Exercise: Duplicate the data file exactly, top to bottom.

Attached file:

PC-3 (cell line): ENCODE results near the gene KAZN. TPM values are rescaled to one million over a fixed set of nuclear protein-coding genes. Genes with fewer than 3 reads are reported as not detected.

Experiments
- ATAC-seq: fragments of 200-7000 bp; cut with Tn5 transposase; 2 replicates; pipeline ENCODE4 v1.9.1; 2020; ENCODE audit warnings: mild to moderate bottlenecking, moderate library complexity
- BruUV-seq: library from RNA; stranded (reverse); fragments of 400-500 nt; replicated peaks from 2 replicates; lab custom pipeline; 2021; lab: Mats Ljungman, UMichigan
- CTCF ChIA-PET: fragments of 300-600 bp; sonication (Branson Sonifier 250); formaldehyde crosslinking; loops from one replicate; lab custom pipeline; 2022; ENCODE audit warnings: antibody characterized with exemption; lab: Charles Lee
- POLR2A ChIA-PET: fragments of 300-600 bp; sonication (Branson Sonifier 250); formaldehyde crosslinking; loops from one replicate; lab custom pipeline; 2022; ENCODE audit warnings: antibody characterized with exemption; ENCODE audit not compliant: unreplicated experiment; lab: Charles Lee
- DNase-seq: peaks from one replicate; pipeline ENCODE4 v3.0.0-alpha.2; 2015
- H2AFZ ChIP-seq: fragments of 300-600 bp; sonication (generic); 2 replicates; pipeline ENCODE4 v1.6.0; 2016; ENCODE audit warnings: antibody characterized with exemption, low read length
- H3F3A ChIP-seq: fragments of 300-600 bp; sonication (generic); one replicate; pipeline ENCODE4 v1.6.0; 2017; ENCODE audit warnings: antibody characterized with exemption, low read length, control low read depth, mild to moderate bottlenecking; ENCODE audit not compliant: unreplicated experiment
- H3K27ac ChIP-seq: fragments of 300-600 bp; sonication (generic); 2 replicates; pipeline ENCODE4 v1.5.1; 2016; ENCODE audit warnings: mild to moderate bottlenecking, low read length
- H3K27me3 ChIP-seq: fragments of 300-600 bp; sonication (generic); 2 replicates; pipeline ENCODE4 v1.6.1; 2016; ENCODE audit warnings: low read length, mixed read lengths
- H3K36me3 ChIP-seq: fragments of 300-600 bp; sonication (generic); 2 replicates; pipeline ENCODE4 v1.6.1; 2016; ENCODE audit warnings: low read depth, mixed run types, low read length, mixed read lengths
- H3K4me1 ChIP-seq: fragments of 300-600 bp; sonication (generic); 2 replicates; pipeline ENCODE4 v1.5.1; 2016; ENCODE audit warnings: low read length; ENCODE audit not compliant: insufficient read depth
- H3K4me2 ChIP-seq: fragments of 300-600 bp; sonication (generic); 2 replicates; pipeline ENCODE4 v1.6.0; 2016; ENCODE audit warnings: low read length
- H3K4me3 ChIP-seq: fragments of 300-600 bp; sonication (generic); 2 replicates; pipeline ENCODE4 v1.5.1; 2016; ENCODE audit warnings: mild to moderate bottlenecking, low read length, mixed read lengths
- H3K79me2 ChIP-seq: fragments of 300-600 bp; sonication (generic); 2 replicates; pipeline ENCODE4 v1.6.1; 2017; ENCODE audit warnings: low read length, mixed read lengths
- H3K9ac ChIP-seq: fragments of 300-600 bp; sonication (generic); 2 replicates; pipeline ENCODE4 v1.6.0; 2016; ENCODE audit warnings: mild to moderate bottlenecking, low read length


PC-3 (cell line): ENCODE results near the gene KAZN. TPM values are rescaled to one million over a fixed set of nuclear protein-coding genes. Genes with fewer than 3 reads are reported as not detected.

Experiments
- ATAC-seq: fragments of 200-7000 bp; cut with Tn5 transposase; 2 replicates; pipeline ENCODE4 v1.9.1; 2020; ENCODE audit warnings: mild to moderate bottlenecking, moderate library complexity
- BruUV-seq: library from RNA; stranded (reverse); fragments of 400-500 nt; replicated peaks from 2 replicates; lab custom pipeline; 2021; lab: Mats Ljungman, UMichigan
- CTCF ChIA-PET: fragments of 300-600 bp; sonication (Branson Sonifier 250); formaldehyde crosslinking; loops from one replicate; lab custom pipeline; 2022; ENCODE audit warnings: antibody characterized with exemption; lab: Charles Lee
- POLR2A ChIA-PET: fragments of 300-600 bp; sonication (Branson Sonifier 250); formaldehyde crosslinking; loops from one replicate; lab custom pipeline; 2022; ENCODE audit warnings: antibody characterized with exemption; ENCODE audit not compliant: unreplicated experiment; lab: Charles Lee
- DNase-seq: peaks from one replicate; pipeline ENCODE4 v3.0.0-alpha.2; 2015
- H2AFZ ChIP-seq: fragments of 300-600 bp; sonication (generic); 2 replicates; pipeline ENCODE4 v1.6.0; 2016; ENCODE audit warnings: antibody characterized with exemption, low read length
- H3F3A ChIP-seq: fragments of 300-600 bp; sonication (generic); one replicate; pipeline ENCODE4 v1.6.0; 2017; ENCODE audit warnings: antibody characterized with exemption, low read length, control low read depth, mild to moderate bottlenecking; ENCODE audit not compliant: unreplicated experiment
- H3K27ac ChIP-seq: fragments of 300-600 bp; sonication (generic); 2 replicates; pipeline ENCODE4 v1.5.1; 2016; ENCODE audit warnings: mild to moderate bottlenecking, low read length
- H3K27me3 ChIP-seq: fragments of 300-600 bp; sonication (generic); 2 replicates; pipeline ENCODE4 v1.6.1; 2016; ENCODE audit warnings: low read length, mixed read lengths
- H3K36me3 ChIP-seq: fragments of 300-600 bp; sonication (generic); 2 replicates; pipeline ENCODE4 v1.6.1; 2016; ENCODE audit warnings: low read depth, mixed run types, low read length, mixed read lengths
- H3K4me1 ChIP-seq: fragments of 300-600 bp; sonication (generic); 2 replicates; pipeline ENCODE4 v1.5.1; 2016; ENCODE audit warnings: low read length; ENCODE audit not compliant: insufficient read depth
- H3K4me2 ChIP-seq: fragments of 300-600 bp; sonication (generic); 2 replicates; pipeline ENCODE4 v1.6.0; 2016; ENCODE audit warnings: low read length
- H3K4me3 ChIP-seq: fragments of 300-600 bp; sonication (generic); 2 replicates; pipeline ENCODE4 v1.5.1; 2016; ENCODE audit warnings: mild to moderate bottlenecking, low read length, mixed read lengths
- H3K79me2 ChIP-seq: fragments of 300-600 bp; sonication (generic); 2 replicates; pipeline ENCODE4 v1.6.1; 2017; ENCODE audit warnings: low read length, mixed read lengths
- H3K9ac ChIP-seq: fragments of 300-600 bp; sonication (generic); 2 replicates; pipeline ENCODE4 v1.6.0; 2016; ENCODE audit warnings: mild to moderate bottlenecking, low read length